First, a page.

Vacuum System Troubleshooting
Vacuum valves should typically run for 4 to 6 seconds when facilities (for example, toilets, laundry, showers, dishwashers) are being used in your home or business.
It is not normal for a valve to run, cycle on and off, make a hissing sound, or for your toilet to be empty of water, when facilities are not being used. If there is an issue with your vacuum sewer, and you believe that the issue is within the City-owned portion of the system, Report the Problem to us.
If a valve is running for a long time, or is cycling on and off, it could mean:
- A leaky toilet or tap is adding excess water to the system
- Rainwater or groundwater is entering the system through cross connections, cracks or holes in your service connection pipe
- Poor system venting
- There is a sag (low point) in your service connection that is affecting wastewater from reaching the sump on your property
- There is a blockage in the service connection that is causing a low vacuum level. This blockage could lead to a sewage backup in your home or business if it is not fixed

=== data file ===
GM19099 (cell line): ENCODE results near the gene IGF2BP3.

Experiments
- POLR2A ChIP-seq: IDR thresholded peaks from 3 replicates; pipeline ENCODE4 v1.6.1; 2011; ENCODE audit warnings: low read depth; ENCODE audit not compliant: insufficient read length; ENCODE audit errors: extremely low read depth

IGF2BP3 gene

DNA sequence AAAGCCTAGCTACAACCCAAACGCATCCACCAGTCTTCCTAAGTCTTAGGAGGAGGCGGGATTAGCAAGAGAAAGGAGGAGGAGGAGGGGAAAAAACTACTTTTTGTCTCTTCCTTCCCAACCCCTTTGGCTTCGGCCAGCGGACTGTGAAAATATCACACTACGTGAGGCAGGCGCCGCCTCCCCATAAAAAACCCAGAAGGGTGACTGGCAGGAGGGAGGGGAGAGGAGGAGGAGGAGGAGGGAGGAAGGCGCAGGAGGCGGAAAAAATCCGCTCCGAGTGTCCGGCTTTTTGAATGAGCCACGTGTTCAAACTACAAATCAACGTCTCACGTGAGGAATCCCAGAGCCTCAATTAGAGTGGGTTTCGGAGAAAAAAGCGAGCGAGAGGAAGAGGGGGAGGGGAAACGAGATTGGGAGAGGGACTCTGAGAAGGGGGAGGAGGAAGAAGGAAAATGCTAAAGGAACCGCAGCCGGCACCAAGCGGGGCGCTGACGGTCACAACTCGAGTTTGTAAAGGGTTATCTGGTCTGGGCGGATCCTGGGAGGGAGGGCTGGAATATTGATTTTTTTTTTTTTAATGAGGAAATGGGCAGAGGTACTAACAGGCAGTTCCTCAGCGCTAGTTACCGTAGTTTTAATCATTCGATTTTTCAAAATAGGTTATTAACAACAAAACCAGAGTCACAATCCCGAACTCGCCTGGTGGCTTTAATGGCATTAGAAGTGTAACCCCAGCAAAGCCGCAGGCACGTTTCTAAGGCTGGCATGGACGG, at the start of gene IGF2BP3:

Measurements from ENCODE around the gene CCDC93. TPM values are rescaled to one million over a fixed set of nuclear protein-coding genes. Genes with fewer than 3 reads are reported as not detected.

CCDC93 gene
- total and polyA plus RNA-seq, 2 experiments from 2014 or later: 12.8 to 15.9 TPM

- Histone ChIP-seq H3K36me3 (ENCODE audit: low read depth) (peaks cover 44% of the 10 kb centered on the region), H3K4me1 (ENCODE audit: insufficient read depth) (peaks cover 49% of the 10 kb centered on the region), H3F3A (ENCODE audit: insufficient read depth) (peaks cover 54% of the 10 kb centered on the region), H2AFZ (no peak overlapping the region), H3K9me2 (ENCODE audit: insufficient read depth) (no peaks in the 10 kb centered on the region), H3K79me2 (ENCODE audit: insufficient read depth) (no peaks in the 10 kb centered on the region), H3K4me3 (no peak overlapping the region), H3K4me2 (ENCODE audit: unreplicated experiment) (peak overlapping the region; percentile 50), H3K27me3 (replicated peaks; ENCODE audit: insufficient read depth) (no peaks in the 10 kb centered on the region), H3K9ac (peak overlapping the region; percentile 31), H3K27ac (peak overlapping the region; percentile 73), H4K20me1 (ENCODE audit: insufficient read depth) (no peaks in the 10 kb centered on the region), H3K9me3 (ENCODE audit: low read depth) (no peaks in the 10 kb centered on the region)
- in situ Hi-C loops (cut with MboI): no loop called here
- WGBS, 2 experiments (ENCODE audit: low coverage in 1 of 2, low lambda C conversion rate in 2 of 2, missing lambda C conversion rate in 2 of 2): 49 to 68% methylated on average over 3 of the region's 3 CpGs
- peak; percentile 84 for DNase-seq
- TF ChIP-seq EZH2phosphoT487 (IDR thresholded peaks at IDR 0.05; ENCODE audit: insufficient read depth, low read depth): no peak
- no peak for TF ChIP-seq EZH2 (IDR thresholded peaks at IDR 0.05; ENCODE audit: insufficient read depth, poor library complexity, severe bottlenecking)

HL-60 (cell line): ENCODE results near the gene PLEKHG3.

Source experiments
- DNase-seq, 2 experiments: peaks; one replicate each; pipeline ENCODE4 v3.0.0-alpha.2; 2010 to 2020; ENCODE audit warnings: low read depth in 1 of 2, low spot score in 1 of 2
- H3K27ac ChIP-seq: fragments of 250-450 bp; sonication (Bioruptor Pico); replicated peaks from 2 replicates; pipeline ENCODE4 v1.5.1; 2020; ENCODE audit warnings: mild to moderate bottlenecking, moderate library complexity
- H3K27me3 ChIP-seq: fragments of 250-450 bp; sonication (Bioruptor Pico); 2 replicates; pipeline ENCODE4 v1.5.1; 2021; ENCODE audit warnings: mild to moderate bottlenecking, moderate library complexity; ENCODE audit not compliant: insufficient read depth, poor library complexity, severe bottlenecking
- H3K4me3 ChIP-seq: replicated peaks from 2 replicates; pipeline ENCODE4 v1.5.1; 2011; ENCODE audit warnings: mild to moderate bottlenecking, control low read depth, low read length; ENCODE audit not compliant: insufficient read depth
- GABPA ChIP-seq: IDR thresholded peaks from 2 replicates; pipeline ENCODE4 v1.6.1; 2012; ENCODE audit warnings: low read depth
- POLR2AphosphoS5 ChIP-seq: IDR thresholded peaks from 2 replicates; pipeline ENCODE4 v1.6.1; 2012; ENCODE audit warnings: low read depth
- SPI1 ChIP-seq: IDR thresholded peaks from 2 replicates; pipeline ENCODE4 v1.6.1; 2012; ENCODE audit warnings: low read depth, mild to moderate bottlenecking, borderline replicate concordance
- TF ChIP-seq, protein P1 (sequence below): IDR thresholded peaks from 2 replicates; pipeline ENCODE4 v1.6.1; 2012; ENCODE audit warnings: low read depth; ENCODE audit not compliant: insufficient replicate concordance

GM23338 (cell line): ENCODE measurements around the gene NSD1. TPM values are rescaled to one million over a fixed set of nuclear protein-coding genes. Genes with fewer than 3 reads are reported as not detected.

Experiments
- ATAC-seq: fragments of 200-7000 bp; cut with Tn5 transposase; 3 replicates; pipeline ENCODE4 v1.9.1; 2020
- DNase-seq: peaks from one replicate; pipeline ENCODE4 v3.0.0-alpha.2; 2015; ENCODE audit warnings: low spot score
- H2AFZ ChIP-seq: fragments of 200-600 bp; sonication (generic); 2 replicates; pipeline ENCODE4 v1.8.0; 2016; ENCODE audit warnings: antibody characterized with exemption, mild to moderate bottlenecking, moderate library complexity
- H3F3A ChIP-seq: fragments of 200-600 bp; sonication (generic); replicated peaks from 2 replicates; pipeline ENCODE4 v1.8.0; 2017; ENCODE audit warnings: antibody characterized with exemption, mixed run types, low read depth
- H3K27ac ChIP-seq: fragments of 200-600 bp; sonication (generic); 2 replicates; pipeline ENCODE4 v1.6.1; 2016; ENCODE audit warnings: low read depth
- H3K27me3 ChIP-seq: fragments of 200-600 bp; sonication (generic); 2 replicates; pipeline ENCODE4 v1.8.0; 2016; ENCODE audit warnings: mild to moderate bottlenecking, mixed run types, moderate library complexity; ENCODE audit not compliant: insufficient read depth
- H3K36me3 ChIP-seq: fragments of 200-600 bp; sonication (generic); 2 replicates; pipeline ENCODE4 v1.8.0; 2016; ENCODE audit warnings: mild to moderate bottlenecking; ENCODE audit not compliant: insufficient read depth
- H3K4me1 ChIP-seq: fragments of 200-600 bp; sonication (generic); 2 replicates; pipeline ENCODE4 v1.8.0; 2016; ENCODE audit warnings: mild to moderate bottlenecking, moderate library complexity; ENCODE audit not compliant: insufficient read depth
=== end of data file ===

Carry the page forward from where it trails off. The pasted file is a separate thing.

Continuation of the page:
- The vacuum sewer is broken
- Severe cold weather is preventing the valve from closing properly
When the valve is running, listen for a consistent level of noise in your washroom, kitchen, laundry room or near external vents. An inconsistent noise could also mean that there is an issue with the vacuum valve.
Most issues can be avoided by being aware of and following through on your maintenance responsibilities.
It is important to fix any issues as soon as possible as a vacuum valve that is running for a long time, or is cycling on and off, can result in more wear and tear on your pump, higher electrical costs, and potential risk to your home or business if a sewage backup occurs.